"In recent months, we have had a number of approaches from parties interested in acquiring either all or part of Fresh & Easy, or in partnering with us to develop the Fresh & Easy business," the company said in a statement.
Tim Mason, the longtime Tesco executive who spearheaded the move into the U.S., has left Tesco effective immediately, the company said.
Tesco operates about 200 Fresh & Easy stores in California, Arizona and Nevada. It began opening Fresh & Easy stores in late 2007 and had originally projected reaching a break-even point by February 2012 — a goal the company pushed forward to February 2013 and, more recently, to the end of the following fiscal year in February 2014.
Read more: Fresh & Easy Future Questioned
For the year that ended last February, Tesco said Fresh & Easy lost $245 million (U.S.), while sales rose 26.3% to $1.02 billion and same-store sales rose 11.9%.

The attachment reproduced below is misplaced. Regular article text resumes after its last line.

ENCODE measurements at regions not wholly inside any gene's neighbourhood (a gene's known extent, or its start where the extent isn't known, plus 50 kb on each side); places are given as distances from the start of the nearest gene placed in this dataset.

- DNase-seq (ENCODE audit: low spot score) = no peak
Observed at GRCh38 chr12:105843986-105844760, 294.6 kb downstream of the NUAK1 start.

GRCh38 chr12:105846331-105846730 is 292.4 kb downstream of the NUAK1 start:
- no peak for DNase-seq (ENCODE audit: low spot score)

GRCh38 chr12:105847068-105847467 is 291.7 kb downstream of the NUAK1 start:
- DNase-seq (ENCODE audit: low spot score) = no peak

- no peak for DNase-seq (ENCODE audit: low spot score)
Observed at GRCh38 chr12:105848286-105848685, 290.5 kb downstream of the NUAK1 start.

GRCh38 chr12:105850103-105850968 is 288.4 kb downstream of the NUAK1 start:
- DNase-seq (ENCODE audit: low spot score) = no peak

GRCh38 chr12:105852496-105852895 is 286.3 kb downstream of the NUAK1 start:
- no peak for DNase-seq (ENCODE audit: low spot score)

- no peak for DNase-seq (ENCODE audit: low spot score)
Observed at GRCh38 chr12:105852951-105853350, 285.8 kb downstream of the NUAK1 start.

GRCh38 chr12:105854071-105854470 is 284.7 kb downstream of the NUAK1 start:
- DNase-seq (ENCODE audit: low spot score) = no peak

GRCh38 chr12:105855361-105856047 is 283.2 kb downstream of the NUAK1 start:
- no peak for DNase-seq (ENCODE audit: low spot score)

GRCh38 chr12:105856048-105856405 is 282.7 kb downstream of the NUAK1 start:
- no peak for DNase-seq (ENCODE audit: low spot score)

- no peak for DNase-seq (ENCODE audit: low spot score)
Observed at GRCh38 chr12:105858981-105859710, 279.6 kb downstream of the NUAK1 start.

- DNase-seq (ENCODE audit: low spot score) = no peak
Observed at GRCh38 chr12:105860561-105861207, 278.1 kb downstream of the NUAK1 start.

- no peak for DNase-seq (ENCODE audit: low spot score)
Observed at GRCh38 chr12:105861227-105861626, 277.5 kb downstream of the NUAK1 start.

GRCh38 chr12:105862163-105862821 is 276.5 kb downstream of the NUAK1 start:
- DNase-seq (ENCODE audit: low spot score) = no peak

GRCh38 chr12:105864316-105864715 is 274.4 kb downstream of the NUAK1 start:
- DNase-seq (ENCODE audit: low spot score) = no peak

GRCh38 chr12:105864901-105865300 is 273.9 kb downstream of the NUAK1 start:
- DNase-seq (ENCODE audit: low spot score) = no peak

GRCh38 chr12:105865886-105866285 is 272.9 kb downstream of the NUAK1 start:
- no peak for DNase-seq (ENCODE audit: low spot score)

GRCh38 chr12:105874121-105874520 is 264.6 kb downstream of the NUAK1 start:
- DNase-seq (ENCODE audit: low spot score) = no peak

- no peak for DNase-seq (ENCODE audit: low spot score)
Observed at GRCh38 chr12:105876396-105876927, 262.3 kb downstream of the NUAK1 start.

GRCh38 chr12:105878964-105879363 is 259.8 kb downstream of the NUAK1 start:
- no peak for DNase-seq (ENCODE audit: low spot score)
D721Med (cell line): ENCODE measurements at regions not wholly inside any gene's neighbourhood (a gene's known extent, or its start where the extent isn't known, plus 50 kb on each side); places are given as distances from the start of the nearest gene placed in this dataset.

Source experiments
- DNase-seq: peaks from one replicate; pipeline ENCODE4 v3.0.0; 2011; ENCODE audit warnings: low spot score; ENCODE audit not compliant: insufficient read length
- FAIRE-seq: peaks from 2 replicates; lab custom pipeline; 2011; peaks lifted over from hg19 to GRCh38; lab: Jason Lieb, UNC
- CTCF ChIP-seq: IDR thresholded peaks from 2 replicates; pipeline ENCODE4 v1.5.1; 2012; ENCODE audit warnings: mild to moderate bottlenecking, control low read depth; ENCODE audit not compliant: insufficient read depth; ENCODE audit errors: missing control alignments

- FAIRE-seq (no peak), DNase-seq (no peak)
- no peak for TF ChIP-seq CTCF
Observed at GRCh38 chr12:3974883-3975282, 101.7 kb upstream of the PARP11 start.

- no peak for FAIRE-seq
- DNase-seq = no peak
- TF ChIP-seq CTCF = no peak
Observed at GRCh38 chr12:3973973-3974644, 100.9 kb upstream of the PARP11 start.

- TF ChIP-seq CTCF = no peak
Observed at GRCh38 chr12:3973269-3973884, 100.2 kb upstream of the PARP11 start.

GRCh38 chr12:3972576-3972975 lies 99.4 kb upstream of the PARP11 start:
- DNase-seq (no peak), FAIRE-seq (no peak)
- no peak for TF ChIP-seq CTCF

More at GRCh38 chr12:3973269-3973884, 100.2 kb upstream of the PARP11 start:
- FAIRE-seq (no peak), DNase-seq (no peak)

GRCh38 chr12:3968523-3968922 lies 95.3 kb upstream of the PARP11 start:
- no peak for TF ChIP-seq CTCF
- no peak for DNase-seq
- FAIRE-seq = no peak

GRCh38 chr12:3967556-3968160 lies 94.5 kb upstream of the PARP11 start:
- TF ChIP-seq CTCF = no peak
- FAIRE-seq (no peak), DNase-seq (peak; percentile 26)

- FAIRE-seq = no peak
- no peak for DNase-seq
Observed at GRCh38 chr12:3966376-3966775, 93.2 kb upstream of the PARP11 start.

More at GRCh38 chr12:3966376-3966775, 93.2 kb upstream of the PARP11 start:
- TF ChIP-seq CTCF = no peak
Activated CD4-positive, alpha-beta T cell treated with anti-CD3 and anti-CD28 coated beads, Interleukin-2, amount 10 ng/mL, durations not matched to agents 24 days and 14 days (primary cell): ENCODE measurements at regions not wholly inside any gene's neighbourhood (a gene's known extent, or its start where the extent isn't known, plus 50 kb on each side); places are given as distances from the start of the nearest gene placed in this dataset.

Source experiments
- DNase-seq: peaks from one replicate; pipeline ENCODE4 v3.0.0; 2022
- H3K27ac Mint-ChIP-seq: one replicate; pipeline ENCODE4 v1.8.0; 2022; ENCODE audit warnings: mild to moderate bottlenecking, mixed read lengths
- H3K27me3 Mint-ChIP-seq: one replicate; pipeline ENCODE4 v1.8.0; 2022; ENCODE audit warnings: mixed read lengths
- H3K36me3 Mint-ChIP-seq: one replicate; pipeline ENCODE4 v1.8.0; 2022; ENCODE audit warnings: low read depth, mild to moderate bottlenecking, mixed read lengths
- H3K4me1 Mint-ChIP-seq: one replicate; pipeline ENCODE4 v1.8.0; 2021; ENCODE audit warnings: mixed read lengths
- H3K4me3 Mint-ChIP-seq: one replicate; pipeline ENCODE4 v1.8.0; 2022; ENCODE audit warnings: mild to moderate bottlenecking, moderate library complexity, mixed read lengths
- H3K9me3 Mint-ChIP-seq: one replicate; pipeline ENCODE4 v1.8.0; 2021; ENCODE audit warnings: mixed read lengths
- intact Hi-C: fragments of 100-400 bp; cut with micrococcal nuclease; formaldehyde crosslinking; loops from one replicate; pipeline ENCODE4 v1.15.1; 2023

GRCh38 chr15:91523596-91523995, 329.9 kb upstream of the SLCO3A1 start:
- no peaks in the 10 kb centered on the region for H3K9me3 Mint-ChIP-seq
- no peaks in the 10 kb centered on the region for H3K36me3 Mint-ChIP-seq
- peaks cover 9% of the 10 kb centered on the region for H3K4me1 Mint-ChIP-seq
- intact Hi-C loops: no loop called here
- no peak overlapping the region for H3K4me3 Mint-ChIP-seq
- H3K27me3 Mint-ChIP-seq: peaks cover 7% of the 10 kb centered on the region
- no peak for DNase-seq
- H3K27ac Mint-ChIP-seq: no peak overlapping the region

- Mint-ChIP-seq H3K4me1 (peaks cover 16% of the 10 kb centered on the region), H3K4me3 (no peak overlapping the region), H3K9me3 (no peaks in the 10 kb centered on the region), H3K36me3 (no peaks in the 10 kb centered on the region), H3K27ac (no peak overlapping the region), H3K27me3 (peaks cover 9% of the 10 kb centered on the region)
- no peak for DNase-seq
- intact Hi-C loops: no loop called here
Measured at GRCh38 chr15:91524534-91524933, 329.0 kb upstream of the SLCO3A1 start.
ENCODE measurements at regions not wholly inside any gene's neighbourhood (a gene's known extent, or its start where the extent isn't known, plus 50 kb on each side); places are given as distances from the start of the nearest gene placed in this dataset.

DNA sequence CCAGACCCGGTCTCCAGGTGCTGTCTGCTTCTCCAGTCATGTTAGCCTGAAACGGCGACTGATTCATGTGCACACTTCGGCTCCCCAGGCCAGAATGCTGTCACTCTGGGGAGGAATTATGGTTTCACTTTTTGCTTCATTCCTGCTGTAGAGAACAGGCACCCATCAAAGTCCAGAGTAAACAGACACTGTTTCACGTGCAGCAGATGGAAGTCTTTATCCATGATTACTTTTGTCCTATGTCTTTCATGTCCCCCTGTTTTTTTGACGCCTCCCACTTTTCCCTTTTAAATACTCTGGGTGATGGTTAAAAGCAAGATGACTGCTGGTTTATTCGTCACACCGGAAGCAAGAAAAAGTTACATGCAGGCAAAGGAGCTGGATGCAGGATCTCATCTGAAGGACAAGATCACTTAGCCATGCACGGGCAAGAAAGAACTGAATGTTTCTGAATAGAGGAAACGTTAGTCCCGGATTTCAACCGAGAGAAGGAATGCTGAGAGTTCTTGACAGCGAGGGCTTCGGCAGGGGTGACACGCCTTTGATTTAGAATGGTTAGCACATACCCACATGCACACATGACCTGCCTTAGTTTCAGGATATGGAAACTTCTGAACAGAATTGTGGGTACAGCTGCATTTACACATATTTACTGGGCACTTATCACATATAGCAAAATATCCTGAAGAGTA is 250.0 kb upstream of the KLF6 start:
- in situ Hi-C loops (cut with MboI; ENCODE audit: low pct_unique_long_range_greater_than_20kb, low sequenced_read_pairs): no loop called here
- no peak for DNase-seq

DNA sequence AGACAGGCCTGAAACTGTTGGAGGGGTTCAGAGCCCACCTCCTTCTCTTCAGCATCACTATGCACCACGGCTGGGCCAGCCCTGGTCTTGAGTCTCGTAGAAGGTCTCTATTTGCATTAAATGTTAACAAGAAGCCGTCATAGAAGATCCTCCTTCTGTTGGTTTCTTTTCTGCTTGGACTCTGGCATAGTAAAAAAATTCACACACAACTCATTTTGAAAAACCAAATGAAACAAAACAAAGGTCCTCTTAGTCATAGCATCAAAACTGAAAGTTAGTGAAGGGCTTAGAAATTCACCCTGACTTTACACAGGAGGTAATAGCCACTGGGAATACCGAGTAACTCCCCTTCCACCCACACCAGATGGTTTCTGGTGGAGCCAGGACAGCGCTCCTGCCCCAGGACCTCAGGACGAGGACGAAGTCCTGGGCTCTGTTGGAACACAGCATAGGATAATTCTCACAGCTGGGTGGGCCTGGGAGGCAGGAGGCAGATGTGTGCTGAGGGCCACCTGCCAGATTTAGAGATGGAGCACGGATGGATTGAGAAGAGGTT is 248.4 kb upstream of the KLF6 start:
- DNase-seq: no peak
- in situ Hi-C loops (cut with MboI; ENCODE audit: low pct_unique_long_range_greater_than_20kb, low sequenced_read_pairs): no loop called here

For the first half of the current year through Aug. 25, Tesco said the U.S. loss amounted to $119 million, while sales were up 16.4% to $586.7 million and comps rose 5.2%.
The company said in September that 55 of its U.S. stores were cash-positive, with expectations "an increased number" of stores would turn profitable during the second half. The company also said at the time it planned to constrain capital investments during the second half.
"Whilst the business has many positives, its journey to scale and acceptable returns will take too long relative to other opportunities. I have therefore decided to conduct a strategic review of Fresh & Easy, with all options under consideration," said Phillip Clarke, chief executive officer, Tesco, in a statement.
Tesco said it has retained investment banking firm Greenhill & Co. to assist in the strategic review, and that it expects to provide further updates when it issues its year-end financial report in about three months.
The Financial Times of London suggested that Wal-Mart Stores would be a logical buyer for the stores.
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